In December 2020, Tethyan Copper Company (TCC) obtained an ex parte order against Pakistan, Pakistan International Airlines Corporation (PIA) and various of its subsidiaries, recognising and enforcing a $6 billion International Centre for Settlement of Investment Disputes (ICSID) Arbitration Award (the Award), which TCC had obtained against Pakistan (the Registration Order). TCC also sought and obtained a provisional charging order over the BVI assets of PIA, purportedly under the provisions of the BVI Charging Orders Act 2020, which – despite the contrary ex parte submission put forward by TCC – had not been brought into force.

PIA owed no liability to TCC. However, TCC submitted that the effect of the 2020 Act was to enable the BVI Court to bypass the separate corporate personality of PIA, and thereby enforce against its subsidiaries. TCC further relied on the jurisdiction recognised by the Judicial Committee of the Privy Council in La Générale des Carrières et des Mines v FG Hemisphere Associates LLC (Gécamines),(1) arguing that PIA was so closely associated with Pakistan that its assets were consequently amenable to execution in support of the Award.


In May 2021, following a four-day return date hearing, the BVI Commercial Division of the Eastern Caribbean Supreme Court set aside the Registration Order. At this inter partes hearing, the Court heard (among other things) evidence that PIA's shares were traded on an international stock exchange, and that it had a body of independent shareholders. At this hearing, the Court confirmed that the jurisdiction recognised by Gécamines could have no application to such a company, which on these facts could never be treated as "assimilated into the State for all purposes".

The Court went on to find that TCC's application at the ex parte hearing was seriously deficient on several factual and legal grounds, namely:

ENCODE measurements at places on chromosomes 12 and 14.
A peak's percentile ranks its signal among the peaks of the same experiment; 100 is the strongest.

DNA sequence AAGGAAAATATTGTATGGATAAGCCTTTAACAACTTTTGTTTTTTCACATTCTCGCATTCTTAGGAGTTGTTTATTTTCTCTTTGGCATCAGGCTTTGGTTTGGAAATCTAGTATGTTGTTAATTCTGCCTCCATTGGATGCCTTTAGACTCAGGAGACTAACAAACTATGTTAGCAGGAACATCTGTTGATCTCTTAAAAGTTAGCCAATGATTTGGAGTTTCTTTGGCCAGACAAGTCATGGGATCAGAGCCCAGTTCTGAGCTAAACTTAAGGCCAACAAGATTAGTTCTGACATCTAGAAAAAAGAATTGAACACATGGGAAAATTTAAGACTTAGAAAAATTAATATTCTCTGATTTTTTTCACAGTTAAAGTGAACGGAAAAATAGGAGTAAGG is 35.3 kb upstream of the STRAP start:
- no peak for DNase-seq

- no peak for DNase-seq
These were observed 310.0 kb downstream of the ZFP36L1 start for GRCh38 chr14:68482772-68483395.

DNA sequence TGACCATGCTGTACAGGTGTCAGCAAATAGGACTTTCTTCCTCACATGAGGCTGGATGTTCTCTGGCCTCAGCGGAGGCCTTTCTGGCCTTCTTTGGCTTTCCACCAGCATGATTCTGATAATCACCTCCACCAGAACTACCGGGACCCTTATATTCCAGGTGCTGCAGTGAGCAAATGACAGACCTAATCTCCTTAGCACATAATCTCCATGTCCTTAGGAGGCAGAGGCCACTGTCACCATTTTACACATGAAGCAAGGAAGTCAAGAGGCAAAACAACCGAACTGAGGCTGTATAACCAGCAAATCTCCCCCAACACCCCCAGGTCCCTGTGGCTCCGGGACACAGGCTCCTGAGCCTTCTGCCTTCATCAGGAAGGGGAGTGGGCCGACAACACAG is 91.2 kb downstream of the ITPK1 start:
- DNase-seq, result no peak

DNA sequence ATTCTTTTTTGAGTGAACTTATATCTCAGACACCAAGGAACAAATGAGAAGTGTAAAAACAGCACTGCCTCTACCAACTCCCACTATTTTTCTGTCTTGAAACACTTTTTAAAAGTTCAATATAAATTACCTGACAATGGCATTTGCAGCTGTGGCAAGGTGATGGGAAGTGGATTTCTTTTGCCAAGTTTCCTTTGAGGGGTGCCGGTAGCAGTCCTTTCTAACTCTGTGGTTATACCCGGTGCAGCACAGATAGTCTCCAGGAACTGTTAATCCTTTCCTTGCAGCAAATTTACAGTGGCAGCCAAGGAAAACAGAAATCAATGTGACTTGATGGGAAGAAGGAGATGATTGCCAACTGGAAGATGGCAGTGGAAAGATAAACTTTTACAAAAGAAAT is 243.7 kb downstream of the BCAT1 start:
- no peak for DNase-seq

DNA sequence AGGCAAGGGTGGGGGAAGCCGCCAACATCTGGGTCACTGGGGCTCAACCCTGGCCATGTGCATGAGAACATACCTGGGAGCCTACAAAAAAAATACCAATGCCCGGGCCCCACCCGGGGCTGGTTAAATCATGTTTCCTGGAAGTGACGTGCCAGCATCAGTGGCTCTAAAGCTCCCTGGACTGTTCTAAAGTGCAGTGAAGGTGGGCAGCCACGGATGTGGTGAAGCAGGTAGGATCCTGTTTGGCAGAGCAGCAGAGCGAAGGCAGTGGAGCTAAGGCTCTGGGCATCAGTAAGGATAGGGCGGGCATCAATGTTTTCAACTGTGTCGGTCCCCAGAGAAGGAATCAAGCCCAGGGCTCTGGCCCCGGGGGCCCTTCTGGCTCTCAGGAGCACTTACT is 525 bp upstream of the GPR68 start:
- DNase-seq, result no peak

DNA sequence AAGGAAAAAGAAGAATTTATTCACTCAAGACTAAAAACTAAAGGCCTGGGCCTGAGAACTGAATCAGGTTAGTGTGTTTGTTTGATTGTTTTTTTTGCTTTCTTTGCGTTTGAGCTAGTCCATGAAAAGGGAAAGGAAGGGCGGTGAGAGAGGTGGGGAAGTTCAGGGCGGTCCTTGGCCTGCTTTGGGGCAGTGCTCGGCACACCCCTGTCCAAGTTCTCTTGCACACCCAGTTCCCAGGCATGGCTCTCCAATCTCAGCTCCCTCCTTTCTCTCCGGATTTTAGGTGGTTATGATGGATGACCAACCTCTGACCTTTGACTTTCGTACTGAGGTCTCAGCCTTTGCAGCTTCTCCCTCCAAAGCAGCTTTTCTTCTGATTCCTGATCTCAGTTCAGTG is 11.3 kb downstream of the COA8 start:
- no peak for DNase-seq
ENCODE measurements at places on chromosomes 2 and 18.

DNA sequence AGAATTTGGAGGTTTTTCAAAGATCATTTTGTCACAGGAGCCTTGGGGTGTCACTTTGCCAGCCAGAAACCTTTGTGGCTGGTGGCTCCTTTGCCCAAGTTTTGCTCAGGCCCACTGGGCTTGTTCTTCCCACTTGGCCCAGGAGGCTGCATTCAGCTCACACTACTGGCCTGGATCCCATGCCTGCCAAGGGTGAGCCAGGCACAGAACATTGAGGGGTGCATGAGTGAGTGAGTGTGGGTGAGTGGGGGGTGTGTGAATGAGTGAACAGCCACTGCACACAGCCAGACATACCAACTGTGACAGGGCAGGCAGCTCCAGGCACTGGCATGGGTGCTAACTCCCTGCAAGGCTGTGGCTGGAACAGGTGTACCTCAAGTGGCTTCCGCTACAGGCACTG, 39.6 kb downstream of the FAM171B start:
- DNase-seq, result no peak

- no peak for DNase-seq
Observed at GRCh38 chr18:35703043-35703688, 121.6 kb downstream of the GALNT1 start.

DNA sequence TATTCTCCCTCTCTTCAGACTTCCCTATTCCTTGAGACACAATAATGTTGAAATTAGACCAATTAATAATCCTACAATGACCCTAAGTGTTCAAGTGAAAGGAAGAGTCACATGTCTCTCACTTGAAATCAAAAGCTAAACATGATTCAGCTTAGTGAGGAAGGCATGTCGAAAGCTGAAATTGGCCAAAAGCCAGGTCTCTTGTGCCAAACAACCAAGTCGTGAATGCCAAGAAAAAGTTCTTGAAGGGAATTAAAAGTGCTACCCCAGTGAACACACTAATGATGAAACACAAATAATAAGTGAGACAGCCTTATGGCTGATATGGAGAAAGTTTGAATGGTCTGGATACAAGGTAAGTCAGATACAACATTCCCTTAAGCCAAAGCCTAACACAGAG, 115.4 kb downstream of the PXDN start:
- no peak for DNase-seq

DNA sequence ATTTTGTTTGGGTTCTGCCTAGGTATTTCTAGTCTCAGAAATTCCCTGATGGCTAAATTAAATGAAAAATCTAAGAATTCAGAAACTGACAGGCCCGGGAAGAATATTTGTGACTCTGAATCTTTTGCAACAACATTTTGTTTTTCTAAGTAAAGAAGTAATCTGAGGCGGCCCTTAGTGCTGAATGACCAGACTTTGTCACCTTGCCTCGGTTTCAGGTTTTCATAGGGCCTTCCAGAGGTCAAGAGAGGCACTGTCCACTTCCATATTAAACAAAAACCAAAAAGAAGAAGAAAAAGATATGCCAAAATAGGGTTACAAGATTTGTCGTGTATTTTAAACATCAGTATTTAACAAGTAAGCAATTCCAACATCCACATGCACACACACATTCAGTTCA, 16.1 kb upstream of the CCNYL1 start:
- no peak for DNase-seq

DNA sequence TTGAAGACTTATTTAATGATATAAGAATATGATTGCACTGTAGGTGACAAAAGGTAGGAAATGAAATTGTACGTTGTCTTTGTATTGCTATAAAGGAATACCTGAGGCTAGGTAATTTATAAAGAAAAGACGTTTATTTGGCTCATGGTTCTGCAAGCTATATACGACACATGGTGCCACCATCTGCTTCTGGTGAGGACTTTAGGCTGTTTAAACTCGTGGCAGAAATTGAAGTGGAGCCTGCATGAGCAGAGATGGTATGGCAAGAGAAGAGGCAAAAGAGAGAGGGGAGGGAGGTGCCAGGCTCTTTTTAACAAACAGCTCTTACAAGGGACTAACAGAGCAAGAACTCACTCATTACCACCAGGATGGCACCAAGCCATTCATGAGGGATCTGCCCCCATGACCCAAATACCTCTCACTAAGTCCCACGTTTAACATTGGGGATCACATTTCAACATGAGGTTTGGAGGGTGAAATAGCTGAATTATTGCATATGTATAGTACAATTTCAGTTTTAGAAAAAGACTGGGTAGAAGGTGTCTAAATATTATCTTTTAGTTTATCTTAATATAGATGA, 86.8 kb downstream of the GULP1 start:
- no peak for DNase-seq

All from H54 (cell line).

• a failure to properly address the Court on questions of State Immunity and the procedural privileges afforded to a State on questions of service;
  • that it proceeded on the basis that the 2020 Act was in force;
  • TCC's failure to highlight the limits of the jurisdiction in Gécamines – specifically its failure to draw the Court's attention to the "strong presumption" that the separate corporate personality of PIA was to be respected; and
  • that TCC failed to adequately explain the evidence relevant to the improbability of a publicly traded company having "no separate effective existence."


The case is the first in the British Virgin Islands dealing with recognition and enforcement of an ICSID Award, the procedural requirements for service on a foreign state under the Eastern Caribbean Civil Procedure Rules following the English court decision in General Dynamics v Libya and the circumstances in which state-owned corporations can be assimilated to the state to meet the state's obligations under an arbitration award.

The substantive matter is listed for an appeal in January 2022. A stay application by TCC has already been refused by an appeal panel led by Her Ladyship Dame Chief Justice Pereira.(2)

For further information on this topic please contact Grant Carroll, Daniel Mitchell or Sarah Latham at Ogier by telephone (+1 284 852 7300) or email ([email protected], [email protected] or [email protected]). The Ogier website can be accessed at


(1) La Générale des Carrières et des Mines v FG Hemisphere Associates LLC [2012] UKPC 27.

(2) See BVIHCMAP2021/0014.